Review: California Dreaming
by Guilhem Caillard
- Fabrizio Maltese’s new documentary, screened at Luxembourg City Film Festival, confirms his fascination with desert expanses
The 9th Luxembourg City Film Festival gives pride of place to local productions, and its "Made in/with Luxembourg" section is all the more alluring thanks to Fabrizio Maltese's third documentary, California Dreaming [+see also:
First there was Twenty-Five Palms (2015), about Palm Springs International Film Festival. Then came 50 Days in the Desert [+see also:
film profile] (2016), which followed the Belgian filmmaker Joachim Lafosse as he shot The White Knights [+see also:
interview: Joachim Lafosse
film profile] in Morocco. And now California Dreaming, which confirms Fabrizio Maltese's fascination with the desert. Everything stems back to 2016, when the filmmaker’s father mentions California City to him after having watched a documentary about it on RAI. Maltese is captivated and immediately stars filming.
Situated in the heart of the Mojave Desert, California City is the third largest city in California (53,000 hectares). It's hard to fully comprehend just how vast the place is. Especially since no real conurbation actually really exists. In any case, it’s a far cry from what the idealist Nat Mendelsohn once imagined – a real estate developer and sociologist – when he bought the land in 1958, creating a number of large avenues across its sandy plains. But the businessman failed to attract investors.
Fabrizio Maltese tries to embrace these infinite, twilight places, marked with plots that have never been inhabited. Aerial shots sweep overhead, allowing us to imagine what could have been if everything had gone as planned. The narrative intertwines with poetry and brief animated reconstructions that serve to bring this sprawling city to life according to Mendelsohn’s original plans – parks, roads and houses; enough to make Hollywood blush.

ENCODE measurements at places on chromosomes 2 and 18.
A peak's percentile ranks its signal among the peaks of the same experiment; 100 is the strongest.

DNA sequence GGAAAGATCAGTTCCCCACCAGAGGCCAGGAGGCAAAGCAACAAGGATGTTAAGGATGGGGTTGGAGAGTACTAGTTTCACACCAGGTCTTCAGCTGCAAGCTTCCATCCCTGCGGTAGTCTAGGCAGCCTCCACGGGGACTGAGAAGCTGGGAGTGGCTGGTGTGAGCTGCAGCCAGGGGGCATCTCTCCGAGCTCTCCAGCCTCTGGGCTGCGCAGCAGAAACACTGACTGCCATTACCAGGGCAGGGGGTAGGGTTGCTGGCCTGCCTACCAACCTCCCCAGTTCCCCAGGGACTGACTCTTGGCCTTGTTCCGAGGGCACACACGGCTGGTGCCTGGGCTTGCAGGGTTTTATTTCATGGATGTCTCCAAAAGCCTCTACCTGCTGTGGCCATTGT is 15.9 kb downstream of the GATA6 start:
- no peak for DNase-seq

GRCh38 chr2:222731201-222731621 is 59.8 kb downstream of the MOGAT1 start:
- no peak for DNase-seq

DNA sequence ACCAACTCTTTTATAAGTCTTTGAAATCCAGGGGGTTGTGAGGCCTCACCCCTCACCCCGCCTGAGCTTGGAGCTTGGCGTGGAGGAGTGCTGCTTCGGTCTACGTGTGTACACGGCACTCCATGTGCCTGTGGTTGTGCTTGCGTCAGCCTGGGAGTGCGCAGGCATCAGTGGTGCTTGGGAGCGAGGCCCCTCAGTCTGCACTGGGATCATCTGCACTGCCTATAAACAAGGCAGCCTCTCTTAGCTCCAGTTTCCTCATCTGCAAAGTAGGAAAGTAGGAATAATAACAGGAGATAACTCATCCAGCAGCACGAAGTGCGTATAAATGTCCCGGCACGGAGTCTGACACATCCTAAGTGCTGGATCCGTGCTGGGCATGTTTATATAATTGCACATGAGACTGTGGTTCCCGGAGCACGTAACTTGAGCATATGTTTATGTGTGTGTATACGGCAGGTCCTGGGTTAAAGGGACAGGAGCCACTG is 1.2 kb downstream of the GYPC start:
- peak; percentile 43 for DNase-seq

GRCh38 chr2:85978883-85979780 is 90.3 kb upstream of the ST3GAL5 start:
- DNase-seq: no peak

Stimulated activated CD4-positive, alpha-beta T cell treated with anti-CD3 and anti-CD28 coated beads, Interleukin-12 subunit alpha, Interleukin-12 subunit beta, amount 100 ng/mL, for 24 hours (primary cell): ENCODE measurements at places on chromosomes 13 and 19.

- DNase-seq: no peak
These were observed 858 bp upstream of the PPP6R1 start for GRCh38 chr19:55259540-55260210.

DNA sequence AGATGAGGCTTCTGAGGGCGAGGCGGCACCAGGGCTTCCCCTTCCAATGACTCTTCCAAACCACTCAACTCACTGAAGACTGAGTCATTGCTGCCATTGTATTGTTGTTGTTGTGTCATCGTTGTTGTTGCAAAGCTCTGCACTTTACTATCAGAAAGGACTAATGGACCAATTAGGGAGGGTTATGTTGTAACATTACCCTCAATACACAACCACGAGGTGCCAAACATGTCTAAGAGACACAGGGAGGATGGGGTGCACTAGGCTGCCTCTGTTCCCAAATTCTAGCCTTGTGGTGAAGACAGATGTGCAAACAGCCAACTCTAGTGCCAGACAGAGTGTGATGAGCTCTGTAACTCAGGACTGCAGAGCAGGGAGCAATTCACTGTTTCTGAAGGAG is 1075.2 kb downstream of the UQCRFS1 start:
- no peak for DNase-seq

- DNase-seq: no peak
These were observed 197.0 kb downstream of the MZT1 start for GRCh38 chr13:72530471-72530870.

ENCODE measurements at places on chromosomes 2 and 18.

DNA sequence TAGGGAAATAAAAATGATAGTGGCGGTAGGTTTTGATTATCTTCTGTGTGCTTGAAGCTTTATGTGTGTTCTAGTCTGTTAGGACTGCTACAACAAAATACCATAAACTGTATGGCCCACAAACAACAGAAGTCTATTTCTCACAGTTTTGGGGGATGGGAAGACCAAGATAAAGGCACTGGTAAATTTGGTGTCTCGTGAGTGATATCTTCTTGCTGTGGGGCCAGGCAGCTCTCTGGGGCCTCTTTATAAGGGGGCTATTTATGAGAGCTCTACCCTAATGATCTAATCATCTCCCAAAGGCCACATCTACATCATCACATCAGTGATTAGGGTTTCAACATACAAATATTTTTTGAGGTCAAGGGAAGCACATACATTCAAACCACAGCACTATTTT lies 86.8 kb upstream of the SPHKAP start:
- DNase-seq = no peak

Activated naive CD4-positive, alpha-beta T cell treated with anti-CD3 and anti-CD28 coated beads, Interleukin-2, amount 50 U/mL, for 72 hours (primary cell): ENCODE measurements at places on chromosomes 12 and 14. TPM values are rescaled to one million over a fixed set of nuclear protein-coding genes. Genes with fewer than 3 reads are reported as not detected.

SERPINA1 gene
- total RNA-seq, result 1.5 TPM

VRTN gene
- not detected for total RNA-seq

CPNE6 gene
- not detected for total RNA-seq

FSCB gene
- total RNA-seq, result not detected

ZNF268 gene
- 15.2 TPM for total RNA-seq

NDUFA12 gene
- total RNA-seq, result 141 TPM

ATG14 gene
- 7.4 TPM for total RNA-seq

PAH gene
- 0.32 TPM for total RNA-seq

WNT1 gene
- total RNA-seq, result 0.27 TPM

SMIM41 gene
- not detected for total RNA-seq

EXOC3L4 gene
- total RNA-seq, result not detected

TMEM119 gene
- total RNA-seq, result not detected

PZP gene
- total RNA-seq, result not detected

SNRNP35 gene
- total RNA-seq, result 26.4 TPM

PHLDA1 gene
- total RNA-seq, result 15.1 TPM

Now populated by 14,000 individuals, California City is an anti-Palm Springs hit by successive crises and forgotten by the world. The precariousness of its inhabitants embodies the disappointments of the famous "American Dream.” Jean-Paul Leblanc, a Quebec immigrant who arrived fifty years ago, says, "There is no American dream unless you know people.” This particular individual, who is filmed over the course of several months, is Maltese’s best find, while the city mayor, the gay owner of a Thai restaurant looking for better days, and a number of others also share their difficulties.
In order to do away with barriers, everything is filmed with an iPhone 8. Fabrizio Maltese uses a few style effects (split screen, accelerated shots), willingly allowing his silhouette to appear in the reflection of his characters’ sunglasses. The frame stealthily catches a glimpse of the filming equipment during (very moving) scenes, in which the inhabitants of California City are interviewed under a tent that serves as a photography studio, with an actual desert landscape as the backdrop.
These games of mise-en-scène punctuate the story sparingly. They represent real energy spikes, just like the inclusion of interviews with teenagers dreaming of the future. Or adults, attached to their city and looking to improve the community’s quality of life at all costs. Nothing is lost. This is the premise of California Dreaming, and its real focus is the American dream, which still remains a driving force. One can easily imagine Mendelsohn’s city plans one day actually becoming flesh.
(Translated from French)
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